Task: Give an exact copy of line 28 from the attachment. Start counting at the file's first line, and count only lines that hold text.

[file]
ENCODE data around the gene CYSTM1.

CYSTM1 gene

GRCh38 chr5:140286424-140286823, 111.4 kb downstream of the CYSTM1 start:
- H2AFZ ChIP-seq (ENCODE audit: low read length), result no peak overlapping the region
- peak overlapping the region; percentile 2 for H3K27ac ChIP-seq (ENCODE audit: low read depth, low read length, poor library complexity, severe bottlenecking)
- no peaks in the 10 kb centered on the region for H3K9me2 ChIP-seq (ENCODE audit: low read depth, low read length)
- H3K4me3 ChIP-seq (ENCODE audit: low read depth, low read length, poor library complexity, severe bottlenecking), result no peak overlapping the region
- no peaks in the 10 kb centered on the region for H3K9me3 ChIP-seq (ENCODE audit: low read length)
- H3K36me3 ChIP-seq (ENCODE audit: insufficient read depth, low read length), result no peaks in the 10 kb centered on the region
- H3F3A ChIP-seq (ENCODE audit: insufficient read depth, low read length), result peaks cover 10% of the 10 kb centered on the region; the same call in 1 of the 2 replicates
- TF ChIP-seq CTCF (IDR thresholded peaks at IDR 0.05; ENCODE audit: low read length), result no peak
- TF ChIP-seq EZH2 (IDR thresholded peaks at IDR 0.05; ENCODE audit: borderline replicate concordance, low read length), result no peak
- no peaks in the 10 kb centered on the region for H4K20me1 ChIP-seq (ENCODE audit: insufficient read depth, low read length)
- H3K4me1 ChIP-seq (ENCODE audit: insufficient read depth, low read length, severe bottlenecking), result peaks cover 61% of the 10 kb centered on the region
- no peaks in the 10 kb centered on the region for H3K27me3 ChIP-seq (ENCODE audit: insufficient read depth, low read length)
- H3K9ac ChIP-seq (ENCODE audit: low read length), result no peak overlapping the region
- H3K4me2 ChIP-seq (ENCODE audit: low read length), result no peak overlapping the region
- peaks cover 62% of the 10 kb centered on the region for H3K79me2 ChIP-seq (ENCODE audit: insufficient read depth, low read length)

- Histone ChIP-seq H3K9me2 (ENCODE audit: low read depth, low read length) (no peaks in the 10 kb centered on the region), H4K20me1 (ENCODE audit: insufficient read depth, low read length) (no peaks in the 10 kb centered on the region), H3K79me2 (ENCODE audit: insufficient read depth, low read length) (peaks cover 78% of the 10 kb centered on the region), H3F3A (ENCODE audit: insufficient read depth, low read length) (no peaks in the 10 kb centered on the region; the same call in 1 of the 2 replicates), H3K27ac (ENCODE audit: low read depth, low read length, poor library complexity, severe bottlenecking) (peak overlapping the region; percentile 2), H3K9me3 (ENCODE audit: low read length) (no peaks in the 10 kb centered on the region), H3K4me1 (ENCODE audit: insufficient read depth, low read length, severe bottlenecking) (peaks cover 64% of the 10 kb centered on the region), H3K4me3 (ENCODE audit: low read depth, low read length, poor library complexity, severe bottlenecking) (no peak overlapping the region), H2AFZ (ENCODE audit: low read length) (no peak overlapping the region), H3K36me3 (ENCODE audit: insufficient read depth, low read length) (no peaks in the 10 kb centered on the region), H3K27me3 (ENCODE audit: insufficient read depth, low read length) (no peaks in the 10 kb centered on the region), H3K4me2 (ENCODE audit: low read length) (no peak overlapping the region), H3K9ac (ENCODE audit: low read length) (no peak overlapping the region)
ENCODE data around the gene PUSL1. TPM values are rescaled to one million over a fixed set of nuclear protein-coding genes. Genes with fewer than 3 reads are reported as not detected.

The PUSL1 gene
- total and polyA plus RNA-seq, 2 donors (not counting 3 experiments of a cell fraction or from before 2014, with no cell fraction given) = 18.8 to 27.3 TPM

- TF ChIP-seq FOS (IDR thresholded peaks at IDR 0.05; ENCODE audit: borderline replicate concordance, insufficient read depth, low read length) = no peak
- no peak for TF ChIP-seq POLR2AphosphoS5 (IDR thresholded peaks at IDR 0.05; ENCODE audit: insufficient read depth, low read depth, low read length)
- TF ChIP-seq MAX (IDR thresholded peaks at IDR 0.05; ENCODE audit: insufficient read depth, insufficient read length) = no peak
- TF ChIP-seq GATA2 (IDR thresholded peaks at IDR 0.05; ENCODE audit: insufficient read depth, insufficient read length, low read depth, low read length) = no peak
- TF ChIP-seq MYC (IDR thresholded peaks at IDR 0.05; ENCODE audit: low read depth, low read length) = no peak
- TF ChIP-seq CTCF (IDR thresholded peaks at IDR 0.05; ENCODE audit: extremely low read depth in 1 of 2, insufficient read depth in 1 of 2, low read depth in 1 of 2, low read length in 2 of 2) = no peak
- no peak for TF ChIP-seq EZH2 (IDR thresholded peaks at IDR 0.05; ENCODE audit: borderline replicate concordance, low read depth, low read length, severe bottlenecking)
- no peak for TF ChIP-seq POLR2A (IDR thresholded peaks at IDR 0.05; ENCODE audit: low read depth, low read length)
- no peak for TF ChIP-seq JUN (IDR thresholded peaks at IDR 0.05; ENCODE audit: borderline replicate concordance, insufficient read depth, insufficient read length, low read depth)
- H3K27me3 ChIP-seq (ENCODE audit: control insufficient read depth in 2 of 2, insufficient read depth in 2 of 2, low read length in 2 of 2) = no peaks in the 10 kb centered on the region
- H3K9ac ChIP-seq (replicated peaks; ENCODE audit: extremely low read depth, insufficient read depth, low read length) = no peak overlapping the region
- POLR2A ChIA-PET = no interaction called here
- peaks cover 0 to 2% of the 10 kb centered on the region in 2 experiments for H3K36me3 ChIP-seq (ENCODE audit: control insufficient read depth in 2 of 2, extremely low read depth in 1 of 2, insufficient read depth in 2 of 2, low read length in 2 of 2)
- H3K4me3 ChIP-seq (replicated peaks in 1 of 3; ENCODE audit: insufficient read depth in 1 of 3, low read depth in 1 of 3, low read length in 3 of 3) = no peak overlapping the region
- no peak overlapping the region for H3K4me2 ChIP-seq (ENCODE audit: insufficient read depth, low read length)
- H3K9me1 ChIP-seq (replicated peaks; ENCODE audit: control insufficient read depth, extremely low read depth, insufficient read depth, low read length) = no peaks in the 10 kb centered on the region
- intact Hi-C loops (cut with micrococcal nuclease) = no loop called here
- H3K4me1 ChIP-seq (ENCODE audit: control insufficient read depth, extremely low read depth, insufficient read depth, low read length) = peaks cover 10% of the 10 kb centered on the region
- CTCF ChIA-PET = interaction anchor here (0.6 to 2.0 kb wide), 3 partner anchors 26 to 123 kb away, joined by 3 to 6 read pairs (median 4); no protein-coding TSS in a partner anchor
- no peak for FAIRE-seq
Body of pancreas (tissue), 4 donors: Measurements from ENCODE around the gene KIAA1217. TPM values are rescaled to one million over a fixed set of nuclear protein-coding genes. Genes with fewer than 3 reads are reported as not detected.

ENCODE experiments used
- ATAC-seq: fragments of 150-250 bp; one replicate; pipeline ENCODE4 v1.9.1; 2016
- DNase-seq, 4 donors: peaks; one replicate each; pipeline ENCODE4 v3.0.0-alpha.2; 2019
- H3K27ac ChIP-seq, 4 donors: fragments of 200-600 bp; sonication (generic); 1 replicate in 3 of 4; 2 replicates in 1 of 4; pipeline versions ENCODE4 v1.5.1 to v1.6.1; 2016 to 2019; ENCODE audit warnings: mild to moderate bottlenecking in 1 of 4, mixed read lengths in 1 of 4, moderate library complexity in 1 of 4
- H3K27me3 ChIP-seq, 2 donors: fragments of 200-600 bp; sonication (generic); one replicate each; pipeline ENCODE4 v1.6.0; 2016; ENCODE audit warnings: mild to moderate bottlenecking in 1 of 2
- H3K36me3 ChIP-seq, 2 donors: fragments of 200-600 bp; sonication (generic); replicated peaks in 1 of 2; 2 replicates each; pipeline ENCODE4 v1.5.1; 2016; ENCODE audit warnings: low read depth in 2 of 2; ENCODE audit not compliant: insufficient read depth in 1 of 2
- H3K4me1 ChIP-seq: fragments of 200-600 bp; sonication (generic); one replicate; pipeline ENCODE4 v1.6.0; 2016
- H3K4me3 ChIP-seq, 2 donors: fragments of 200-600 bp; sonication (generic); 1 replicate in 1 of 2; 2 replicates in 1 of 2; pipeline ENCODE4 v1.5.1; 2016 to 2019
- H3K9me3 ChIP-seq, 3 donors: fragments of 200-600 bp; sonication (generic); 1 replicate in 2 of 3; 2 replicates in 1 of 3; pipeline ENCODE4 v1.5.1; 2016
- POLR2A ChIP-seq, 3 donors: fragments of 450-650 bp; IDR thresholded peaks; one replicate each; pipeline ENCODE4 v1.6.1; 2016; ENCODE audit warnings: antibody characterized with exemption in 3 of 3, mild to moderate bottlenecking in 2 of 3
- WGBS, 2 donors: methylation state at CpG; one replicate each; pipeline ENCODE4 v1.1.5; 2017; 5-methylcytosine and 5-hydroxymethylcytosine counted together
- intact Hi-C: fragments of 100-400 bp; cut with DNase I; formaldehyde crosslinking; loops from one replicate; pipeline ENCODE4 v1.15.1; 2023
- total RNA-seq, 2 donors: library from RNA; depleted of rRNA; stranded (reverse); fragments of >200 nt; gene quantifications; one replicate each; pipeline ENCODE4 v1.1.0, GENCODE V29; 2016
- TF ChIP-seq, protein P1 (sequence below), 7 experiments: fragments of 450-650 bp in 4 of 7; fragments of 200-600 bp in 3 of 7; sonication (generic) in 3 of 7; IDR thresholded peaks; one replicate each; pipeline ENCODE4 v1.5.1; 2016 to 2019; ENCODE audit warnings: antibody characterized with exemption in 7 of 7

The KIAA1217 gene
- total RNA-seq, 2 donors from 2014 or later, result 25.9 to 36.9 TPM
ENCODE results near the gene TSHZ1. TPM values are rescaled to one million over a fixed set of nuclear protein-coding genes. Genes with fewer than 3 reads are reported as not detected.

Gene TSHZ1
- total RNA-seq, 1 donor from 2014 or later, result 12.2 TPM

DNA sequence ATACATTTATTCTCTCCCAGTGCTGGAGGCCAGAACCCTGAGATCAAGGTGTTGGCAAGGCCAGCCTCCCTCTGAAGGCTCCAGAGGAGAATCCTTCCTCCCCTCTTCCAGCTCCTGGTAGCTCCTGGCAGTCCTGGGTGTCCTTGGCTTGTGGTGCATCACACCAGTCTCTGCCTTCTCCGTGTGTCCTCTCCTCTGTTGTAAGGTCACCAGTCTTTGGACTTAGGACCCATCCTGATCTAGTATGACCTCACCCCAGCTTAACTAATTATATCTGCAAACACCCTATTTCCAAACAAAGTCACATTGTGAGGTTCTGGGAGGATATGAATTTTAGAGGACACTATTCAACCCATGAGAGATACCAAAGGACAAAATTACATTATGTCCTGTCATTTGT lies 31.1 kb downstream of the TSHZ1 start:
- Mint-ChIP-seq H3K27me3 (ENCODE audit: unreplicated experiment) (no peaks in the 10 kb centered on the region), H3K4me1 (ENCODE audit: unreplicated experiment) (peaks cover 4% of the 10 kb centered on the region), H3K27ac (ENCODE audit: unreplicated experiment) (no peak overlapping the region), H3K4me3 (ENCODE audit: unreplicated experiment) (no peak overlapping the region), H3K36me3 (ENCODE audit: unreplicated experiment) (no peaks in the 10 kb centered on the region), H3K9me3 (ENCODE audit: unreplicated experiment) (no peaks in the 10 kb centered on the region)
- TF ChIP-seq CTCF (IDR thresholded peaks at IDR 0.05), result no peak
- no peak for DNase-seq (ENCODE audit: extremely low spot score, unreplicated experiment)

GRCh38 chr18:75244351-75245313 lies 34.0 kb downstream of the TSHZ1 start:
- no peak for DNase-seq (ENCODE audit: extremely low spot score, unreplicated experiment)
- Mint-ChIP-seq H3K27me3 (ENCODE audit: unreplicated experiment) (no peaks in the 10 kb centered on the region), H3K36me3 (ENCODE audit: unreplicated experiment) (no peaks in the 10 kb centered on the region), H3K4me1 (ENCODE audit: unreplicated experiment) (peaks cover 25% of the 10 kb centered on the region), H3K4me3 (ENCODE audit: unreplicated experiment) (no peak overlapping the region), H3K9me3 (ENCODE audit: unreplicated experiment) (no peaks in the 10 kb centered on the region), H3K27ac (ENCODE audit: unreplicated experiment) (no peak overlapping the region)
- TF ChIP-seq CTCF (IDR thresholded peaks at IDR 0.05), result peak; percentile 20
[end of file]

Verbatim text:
- TF ChIP-seq CTCF (IDR thresholded peaks at IDR 0.05; ENCODE audit: extremely low read depth in 1 of 2, insufficient read depth in 1 of 2, low read depth in 1 of 2, low read length in 2 of 2) = no peak